[tor-dev] Revisiting prop224 client authorization

s7r s7r at sky-ip.org
Thu Nov 3 00:00:29 UTC 2016

teor wrote:
>> On 3 Nov. 2016, at 10:37, s7r <s7r at sky-ip.org> wrote:
>> I am very happy with the torspec patch.
>> Not quoting entirely, only want to add something wrt randomizing the
>> value for fake clients based on David's and teor's comments:
>> David Goulet wrote:
>> [SNIP]
>>> - I think "superencrypted" -> "super-encrypted" would be nicer as everything
>>>  in the descriptor as that separation of word. Or even "client-encrypted" if
>>>  we want to add extra semantic. No strong opinion apart from the "-" :).
>> I prefer super-encrypted vs. client-encrypted.
>>> - [XXX consider randomization of the value 16]
>>>  If it's fixed, we basically create bucket so a client can know that there
>>>  are 0-16 clients or 16-32 clients and so on.
>>>  If we randomize that value and let's say it's 7 then we have bucket of 7. If
>>>  that value is randomized _every_ new descriptor, we create multiple size of
>>>  buckets but over time someone could deduce (maybe) the low bound of clients
>>>  by observing all random values and thus assume there are 0-<low bound>.
>>>  I'm uncertain here what's best but seems that in any case, bucketing is
>>>  happening as we pad with fake "auth-client". So I would assume here, out of
>>>  my head to be safe, that we might want _all_ services to kind of look the
>>>  same thus a fixed value would make sense following that train of thought.
>>> I'm liking the rest here! We'll have to think also on some padding in the
>>> INTRODUCE1 cell to avoid leaking client auth is being used.
>> This is true, we create buckets no matter what, but I think it's better
>> if one has to watch a hidden service for a lot more time to determine
>> the probable number rather than being able to tell from the first
>> descriptor that there are 0-16 clients, 16-32 clients and so on.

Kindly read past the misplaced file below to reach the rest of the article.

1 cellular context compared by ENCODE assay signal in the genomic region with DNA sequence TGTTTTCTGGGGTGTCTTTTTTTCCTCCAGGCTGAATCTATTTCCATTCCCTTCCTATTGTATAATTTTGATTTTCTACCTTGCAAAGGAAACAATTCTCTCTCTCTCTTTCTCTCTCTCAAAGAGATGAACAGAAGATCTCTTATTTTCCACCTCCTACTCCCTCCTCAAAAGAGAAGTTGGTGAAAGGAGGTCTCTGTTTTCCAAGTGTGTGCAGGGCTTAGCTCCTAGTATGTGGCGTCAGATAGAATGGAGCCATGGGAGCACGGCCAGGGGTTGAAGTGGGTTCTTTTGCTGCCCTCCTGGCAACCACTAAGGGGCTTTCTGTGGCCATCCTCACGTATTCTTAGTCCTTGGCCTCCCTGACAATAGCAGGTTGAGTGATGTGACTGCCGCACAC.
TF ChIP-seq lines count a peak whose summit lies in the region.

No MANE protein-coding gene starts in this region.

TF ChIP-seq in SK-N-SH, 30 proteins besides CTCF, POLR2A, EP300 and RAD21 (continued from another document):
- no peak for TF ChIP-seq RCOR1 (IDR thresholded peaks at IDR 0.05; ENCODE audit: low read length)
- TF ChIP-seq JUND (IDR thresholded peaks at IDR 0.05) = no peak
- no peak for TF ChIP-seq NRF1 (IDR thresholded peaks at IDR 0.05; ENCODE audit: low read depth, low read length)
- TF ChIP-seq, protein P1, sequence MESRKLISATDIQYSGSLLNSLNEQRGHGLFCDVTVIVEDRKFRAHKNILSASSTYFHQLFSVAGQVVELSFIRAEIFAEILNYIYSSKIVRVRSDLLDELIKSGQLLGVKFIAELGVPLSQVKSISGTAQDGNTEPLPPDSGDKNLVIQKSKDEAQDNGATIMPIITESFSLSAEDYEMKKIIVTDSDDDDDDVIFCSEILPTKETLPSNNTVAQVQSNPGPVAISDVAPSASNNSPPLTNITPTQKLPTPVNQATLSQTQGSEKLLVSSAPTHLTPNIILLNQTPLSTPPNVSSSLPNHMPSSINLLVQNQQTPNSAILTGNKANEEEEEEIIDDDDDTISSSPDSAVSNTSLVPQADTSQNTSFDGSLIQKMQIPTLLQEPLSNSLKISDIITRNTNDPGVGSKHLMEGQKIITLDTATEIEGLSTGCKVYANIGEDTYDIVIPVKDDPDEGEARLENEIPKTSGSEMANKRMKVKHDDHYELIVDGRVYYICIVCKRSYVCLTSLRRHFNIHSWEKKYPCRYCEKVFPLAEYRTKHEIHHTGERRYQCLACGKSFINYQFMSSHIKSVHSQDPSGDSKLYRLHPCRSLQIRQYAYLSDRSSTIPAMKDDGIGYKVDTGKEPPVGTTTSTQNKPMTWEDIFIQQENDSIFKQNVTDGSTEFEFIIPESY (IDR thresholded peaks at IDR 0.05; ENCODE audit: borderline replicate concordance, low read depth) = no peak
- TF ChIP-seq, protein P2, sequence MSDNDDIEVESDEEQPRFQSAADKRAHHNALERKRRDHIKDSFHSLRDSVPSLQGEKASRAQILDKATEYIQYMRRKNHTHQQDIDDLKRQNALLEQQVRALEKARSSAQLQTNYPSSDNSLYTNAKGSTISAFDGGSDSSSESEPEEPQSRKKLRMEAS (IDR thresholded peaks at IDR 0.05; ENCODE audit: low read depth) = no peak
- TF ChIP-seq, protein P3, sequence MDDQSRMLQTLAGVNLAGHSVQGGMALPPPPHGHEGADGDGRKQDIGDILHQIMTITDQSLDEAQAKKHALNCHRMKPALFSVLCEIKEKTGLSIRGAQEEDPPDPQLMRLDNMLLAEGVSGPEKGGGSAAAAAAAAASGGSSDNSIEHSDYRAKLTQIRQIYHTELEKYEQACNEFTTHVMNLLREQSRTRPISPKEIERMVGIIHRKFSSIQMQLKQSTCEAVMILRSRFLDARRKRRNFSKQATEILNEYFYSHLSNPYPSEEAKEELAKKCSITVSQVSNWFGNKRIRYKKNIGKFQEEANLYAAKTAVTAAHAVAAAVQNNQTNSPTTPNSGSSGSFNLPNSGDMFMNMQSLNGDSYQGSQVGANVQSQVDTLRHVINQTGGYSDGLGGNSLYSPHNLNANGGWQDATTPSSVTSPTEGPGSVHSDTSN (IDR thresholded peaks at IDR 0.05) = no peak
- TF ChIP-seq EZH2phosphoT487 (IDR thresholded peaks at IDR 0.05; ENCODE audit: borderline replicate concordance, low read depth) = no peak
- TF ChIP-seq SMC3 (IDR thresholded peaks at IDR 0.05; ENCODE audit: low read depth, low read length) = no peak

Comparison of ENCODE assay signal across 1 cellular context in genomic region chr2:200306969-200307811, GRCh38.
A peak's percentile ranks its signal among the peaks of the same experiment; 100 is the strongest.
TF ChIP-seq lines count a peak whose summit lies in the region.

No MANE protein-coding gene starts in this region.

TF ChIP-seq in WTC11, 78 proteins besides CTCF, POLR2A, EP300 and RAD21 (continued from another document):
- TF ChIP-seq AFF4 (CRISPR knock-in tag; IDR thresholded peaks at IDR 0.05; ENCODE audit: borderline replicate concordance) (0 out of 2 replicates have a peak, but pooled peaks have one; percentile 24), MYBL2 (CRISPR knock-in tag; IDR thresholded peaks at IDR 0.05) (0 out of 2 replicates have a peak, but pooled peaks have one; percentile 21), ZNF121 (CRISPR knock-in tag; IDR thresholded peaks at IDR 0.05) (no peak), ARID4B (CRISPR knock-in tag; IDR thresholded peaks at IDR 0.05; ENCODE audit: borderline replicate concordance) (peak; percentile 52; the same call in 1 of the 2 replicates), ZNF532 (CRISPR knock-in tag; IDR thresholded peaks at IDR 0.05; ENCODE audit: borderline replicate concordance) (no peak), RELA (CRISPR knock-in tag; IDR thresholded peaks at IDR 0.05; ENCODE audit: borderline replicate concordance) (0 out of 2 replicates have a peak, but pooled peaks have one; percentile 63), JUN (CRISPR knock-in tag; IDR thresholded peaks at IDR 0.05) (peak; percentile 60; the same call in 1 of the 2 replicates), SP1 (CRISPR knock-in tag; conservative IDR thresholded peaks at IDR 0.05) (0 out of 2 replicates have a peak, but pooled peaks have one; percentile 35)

>> I fully agree that randomizing _every_ new descriptor does not help and
>> probably in short time someone could deduce a possible number, but I am
>> slightly uncomfortable with a global fixed value for this. One more
>> idea, if it's not helpful we can just go ahead with a fixed value of 16.
>> I think it's better if we pick a random number between 8 and 32 fake
>> clients and remember the picked value so it will be used for every new
>> descriptor until something in our setup changes or enough time has
>> passed. In order to know when to reset it, we save it (in our state)
>> along with:
>> 1. The number of real authorized clients when the random value was picked.
>> 2. Timestamp when the random value was picked + an end of life for the
>> random value.
>> We reset the random value of fake authorized clients and also its end of
>> life when:
>> a) number of real authorized clients in torrc changes from what we have
>> in our state.
>> b) end of life for the random value is reached. End of life will be
>> timestamp + a random period between 30 and 90 days.
>> c) obvious case when Tor is re-installed and old state is lost.
>> We call this function on every HUP and (re)start. We can tune the
>> numbers 8 - 32 and period 30 - 90 days as you like.
>> This way there are a lot of buckets and significantly more time needed
>> for an observer to deduce a probable number. It is quite possible one
>> can never deduce a "probable enough" number.
>> We combine this with faking extra if needed in the encrypted portion to
>> the next multiple of 10k bytes.
>> It's true that it won't help if the hidden service operator changes the
>> number of authorized clients every hour for a long period but in
>> practice this doesn't happen - number of authorized clients changes
>> rarely. And even in this scenario it still makes things a lot more
>> confusing.
>> Compared to other parts of prop 224, this is easy to code and should be
>> worth the effort. What do you think?
> If you want to do it this way, with noise and buckets, ask someone who is
> good at differential privacy to do the numbers for you, rather than guessing.
> You'll need to know the level of activity you want to hide.
> T

As I said the numbers can be changed - I was illustrating an example. I
guessed some numbers that seamed reasonable to me so I could give an
example, and also because it's not a critical part. We only try to hide
the number of real authorized clients, or make it as hard as possible
for an observer to deduce a number close to the realistic number of
authorized clients, that's all.

Simply using the numbers that were guessed without deep knowledge in
differential privacy is a lot better than using a global fixed value of
16, but as I said this doesn't need to be a debate because I am not
against the fixed value, only saying it's better to randomize, if the
solution exists.

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